According to the Canadian Real Estate Association (CREA), national home sales fell 0.9 per cent from May to June, causing sales activity to dip 2.6 per cent below the record set in April 2016.
About half of all markets experienced falling sales activity in June, with declines in Greater Vancouver, the Fraser Valley and Greater Toronto overshadowing gains in other less active housing markets.
“While national sales activity remains strong, there are still significant differences in housing market trends across Canada,” said Cliff Iverson, CREA president, in a press release. “While home sales activity and price growth are running strong in B.C. and Ontario, they remain subdued in other markets where homebuyers are cautious and uncertain about the outlook for their local economy.”
“June sales extended trends observed the previous month,” added Gregory Klump, CREA chief economist. “As was the case in May, the monthly decline in national sales activity was led by the Lower Mainland of British Columbia and markets in or around the GTA. In keeping with the law of supply and demand, exceptionally low inventory combined with high demand continues to translate into strong price growth in these housing markets, where year-over-year price gains have been running in double-digit territory since late last year.”
Actual, non-seasonally adjusted sales activity increased 5.2 per cent year-over-year in June, but these increases have been slowing since February of this year.
The number of newly listed homes increased 2.2 per cent month-over-month in June 2016. The Greater Toronto, Oakville-Milton, Montreal, Quebec City and Fraser Valley markets all saw new supply increase. The return of activity in Fort McMurray after the city’s evacuation in May contributed to the national increase in new listings.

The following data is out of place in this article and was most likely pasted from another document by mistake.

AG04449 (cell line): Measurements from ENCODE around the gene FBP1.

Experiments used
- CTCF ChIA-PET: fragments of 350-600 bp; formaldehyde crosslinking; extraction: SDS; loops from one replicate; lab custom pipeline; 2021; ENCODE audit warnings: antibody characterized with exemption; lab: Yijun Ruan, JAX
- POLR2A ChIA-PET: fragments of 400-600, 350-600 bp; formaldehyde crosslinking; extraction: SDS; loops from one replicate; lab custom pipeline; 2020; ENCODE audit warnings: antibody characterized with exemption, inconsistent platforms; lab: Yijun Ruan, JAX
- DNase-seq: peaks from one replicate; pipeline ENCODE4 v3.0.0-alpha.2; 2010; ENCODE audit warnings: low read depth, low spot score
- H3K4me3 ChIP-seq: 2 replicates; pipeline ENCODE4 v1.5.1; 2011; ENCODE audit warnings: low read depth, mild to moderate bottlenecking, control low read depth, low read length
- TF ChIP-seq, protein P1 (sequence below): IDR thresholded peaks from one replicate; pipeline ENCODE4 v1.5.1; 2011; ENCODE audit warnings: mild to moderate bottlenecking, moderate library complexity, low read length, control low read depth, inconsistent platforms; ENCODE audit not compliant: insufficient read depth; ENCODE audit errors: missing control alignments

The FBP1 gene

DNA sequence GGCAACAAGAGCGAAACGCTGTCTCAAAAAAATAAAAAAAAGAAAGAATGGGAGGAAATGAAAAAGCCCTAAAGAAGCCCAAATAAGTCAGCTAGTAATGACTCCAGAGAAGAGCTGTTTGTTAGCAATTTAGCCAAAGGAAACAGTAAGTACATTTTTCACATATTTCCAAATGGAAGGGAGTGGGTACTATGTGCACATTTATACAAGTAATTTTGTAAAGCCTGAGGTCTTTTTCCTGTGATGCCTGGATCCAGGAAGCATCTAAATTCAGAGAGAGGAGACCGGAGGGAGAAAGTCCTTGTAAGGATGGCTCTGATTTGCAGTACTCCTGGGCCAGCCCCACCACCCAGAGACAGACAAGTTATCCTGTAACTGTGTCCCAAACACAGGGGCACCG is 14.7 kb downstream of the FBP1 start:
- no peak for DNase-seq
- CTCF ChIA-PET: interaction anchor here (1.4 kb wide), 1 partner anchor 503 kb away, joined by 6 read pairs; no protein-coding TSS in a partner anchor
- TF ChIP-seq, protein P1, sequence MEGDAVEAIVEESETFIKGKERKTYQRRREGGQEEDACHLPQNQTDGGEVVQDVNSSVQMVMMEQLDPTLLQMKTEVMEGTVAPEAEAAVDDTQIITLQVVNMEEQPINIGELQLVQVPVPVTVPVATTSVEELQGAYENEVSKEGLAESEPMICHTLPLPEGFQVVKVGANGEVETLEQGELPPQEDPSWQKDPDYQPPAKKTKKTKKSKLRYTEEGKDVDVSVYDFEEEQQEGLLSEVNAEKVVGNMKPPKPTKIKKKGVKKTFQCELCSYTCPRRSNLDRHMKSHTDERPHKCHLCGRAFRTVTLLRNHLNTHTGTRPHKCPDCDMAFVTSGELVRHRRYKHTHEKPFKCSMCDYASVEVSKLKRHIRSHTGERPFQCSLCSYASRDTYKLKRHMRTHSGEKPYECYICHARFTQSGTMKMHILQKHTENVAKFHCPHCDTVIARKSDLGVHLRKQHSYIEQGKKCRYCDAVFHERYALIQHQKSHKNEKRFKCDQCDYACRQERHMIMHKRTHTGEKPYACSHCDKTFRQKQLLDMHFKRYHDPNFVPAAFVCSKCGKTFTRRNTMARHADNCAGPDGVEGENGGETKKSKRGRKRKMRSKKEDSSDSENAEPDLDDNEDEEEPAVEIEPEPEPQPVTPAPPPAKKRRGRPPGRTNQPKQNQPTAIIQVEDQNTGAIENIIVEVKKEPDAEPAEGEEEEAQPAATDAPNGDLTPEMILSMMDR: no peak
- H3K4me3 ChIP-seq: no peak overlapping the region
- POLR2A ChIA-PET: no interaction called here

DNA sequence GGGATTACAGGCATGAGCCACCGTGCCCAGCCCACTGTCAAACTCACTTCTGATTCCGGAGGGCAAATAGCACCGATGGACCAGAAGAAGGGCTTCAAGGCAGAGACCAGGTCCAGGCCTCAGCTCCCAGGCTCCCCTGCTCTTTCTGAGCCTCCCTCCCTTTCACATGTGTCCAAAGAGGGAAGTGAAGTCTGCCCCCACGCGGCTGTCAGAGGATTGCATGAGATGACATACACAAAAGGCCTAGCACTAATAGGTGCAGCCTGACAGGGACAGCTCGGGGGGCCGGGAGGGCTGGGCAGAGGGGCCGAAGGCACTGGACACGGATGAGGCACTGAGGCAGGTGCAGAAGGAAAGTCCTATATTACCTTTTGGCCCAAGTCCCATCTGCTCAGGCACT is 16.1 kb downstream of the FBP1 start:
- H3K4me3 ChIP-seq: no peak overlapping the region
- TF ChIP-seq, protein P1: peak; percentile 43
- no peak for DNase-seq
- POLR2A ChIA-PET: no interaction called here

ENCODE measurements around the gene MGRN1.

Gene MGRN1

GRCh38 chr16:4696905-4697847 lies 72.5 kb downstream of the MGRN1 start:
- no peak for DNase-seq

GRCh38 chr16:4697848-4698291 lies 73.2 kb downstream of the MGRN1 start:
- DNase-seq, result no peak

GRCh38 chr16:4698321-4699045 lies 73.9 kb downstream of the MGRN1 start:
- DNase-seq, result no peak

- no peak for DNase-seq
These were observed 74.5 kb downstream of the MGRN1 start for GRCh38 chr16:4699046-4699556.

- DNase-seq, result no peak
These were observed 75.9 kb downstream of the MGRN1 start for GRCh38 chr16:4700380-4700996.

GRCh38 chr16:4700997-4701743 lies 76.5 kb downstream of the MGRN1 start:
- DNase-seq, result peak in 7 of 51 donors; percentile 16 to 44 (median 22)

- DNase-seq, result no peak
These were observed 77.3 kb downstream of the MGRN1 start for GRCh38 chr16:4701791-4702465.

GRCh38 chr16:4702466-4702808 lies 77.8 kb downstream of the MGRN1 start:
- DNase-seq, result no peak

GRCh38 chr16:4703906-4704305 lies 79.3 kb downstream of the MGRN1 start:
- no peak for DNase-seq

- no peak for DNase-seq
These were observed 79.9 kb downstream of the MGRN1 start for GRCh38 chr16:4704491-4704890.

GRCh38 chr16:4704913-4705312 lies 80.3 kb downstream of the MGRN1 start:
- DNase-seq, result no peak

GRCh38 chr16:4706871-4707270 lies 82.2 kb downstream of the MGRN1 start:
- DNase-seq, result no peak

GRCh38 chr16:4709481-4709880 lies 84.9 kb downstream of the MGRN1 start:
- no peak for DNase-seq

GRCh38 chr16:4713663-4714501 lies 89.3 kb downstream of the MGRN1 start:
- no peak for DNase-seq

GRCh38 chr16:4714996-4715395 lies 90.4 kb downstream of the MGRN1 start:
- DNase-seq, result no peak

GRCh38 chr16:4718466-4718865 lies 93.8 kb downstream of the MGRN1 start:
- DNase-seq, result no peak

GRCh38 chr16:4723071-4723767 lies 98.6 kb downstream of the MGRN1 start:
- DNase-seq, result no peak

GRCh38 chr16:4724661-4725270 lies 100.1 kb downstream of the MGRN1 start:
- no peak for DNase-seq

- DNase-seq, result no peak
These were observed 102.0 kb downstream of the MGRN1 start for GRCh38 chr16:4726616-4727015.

The combination of falling sales and increasing listings led to a sales-to-new listings ratio of 63.3 per cent in June 2016, a two per cent decline compared to May, indicating the still-active sellers’ market. Sellers’ markets were detected in about half of all local housing markets in June, most of which are located in British Columbia, the GTA and across Southwestern Ontario.
At the end of June 2016, there were 4.6 months of inventory on a national basis, results that are unchanged from May and the lowest level in over six years, reflecting increasingly tighter housing markets in B.C. and Ontario.
The MLS Home Price Index increased 13.6 per cent year-over-year to $564,700 this June, its largest jump since December 2006. For the fifth consecutive month, prices increased across all benchmark property types.
Two-storey single family homes saw the largest year-over-year gain at 15.5 per cent, while single-storey home prices increased 14 per cent year-over-year. Townhouse/row units had price increases of 13.6 per cent, while apartment units had the slowest year-over-year price gain at 9.8 per cent.
The Fraser Valley and Greater Vancouver regions posted the largest year-over-year price gains, at 35.5 per cent and 32.1 per cent, respectively. Although home prices were up in 9 of 11 regions, Calgary and Saskatoon both saw prices fall compared to last June.
The actual (not seasonally adjusted) national average price for homes sold in June 2016 was $503,301, an increase of 11.2 per cent year-over-year. When excluding the Greater Toronto and Greater Vancouver areas, which continue to be two of Canada’s tightest and most expensive housing markets, the average price of a home falls to $374,760, which is an 8.4 per cent increase year-over-year.